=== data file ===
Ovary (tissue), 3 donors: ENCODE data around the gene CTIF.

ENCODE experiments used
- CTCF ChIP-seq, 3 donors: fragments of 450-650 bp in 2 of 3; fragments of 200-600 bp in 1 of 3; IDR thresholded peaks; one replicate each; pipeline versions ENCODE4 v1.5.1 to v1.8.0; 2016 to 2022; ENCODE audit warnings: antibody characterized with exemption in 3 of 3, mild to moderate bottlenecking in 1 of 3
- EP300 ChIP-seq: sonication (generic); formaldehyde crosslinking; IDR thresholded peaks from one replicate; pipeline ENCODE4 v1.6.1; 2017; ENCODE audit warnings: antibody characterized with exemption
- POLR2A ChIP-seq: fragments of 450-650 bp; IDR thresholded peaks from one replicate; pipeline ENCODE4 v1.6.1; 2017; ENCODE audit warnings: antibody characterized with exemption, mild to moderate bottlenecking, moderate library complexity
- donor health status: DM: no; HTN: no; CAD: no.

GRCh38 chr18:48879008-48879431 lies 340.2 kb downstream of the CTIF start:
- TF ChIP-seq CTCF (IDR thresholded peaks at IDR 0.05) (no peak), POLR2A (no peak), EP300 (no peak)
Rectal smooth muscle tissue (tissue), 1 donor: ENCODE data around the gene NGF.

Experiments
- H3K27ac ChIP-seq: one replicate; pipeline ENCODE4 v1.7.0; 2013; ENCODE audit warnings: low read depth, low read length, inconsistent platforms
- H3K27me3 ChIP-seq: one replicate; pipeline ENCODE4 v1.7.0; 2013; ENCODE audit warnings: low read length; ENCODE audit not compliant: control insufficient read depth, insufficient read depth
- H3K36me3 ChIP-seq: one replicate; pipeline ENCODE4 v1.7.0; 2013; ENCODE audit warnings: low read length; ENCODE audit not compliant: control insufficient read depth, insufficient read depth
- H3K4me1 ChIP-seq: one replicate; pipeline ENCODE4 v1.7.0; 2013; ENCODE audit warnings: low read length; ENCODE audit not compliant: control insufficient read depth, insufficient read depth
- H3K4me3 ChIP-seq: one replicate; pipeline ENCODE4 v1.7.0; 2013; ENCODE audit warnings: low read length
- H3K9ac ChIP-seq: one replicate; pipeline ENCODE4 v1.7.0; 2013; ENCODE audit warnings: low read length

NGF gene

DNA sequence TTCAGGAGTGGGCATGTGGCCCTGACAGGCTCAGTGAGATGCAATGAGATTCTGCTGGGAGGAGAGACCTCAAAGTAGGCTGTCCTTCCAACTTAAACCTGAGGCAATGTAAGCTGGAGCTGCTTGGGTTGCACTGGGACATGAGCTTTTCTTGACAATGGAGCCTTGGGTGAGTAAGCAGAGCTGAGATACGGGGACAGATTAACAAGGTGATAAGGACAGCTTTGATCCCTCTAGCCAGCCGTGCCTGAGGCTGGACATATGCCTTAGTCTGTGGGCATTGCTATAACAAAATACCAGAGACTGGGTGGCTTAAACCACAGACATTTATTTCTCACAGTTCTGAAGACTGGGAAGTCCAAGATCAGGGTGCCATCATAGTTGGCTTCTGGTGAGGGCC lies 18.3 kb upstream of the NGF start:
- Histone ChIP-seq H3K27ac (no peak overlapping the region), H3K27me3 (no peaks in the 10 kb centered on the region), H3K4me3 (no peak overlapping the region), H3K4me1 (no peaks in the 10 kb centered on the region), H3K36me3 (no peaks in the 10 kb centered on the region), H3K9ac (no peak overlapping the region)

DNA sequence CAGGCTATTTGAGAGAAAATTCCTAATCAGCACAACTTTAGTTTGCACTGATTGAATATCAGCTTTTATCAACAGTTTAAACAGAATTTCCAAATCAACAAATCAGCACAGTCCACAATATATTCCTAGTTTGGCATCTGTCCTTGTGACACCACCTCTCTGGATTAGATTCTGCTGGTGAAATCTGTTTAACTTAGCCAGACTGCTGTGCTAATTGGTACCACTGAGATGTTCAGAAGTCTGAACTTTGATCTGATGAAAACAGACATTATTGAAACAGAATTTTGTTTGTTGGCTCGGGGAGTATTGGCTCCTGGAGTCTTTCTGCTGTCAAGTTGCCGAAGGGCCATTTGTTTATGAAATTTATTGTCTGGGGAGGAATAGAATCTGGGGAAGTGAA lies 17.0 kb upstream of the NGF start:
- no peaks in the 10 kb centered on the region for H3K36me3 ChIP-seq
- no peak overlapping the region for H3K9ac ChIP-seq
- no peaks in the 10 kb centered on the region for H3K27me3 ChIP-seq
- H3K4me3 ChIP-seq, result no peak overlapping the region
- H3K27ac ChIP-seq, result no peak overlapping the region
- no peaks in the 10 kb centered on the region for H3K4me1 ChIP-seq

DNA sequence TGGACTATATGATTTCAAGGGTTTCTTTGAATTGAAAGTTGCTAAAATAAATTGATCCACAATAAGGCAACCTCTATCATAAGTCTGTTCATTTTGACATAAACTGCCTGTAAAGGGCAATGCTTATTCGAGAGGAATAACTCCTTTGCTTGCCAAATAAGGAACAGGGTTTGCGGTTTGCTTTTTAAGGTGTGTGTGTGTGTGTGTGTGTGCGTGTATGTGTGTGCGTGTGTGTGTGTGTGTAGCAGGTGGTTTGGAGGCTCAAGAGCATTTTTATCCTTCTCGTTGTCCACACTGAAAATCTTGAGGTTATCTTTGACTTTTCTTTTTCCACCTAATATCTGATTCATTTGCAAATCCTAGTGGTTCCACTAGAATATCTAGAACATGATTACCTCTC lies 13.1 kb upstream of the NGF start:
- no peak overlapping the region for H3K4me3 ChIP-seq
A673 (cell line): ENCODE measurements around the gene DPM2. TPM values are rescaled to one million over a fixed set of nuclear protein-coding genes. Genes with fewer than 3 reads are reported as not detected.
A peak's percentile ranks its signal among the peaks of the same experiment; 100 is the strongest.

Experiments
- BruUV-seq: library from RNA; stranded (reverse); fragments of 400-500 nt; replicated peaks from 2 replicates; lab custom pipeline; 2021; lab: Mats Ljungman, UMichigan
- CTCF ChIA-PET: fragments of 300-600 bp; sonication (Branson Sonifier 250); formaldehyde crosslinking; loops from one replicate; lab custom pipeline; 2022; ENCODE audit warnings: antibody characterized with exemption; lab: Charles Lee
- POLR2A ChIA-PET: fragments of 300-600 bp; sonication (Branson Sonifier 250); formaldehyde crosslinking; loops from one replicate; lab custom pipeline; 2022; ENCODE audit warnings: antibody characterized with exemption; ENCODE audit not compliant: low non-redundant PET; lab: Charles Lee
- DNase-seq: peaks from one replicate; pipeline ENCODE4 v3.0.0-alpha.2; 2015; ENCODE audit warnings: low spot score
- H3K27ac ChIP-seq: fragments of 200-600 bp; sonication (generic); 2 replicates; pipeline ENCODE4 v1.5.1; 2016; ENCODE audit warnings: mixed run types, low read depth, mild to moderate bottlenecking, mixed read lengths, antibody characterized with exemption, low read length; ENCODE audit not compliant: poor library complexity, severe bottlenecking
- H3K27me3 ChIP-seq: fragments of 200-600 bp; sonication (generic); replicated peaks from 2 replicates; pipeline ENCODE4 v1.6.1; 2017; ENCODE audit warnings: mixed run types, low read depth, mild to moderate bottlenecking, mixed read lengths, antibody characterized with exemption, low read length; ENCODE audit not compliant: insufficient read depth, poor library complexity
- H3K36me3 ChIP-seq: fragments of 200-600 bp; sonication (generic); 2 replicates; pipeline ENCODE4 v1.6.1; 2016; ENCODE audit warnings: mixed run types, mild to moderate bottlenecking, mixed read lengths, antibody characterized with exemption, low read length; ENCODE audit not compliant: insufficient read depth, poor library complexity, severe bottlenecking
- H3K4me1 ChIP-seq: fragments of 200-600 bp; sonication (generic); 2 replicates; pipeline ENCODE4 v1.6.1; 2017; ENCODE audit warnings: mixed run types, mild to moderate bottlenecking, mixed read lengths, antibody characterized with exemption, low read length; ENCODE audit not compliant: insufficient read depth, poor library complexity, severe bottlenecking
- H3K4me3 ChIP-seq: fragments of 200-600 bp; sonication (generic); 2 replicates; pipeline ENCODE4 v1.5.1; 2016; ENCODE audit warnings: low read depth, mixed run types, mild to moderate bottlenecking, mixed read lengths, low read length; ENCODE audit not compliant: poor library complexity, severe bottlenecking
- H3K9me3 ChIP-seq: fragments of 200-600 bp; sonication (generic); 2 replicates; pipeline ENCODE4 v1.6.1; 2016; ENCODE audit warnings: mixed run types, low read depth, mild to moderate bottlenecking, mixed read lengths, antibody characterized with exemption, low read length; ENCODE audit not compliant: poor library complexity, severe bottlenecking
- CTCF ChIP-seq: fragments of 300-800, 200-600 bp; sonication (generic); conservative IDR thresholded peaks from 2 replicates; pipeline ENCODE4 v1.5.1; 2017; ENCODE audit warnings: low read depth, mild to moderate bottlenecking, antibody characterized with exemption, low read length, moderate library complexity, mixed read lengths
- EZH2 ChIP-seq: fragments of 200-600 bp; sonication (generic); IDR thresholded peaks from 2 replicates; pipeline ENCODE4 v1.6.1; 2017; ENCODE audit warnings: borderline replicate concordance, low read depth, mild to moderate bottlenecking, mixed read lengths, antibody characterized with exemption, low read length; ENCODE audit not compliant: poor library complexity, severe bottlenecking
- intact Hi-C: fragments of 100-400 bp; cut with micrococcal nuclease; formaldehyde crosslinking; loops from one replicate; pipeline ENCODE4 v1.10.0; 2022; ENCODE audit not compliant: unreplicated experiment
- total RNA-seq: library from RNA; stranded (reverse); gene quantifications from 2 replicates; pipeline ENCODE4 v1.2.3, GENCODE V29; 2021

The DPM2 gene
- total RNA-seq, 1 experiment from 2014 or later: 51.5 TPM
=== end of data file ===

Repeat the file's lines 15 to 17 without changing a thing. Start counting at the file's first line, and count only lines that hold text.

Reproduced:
- H3K4me3 ChIP-seq: one replicate; pipeline ENCODE4 v1.7.0; 2013; ENCODE audit warnings: low read length
- H3K9ac ChIP-seq: one replicate; pipeline ENCODE4 v1.7.0; 2013; ENCODE audit warnings: low read length

NGF gene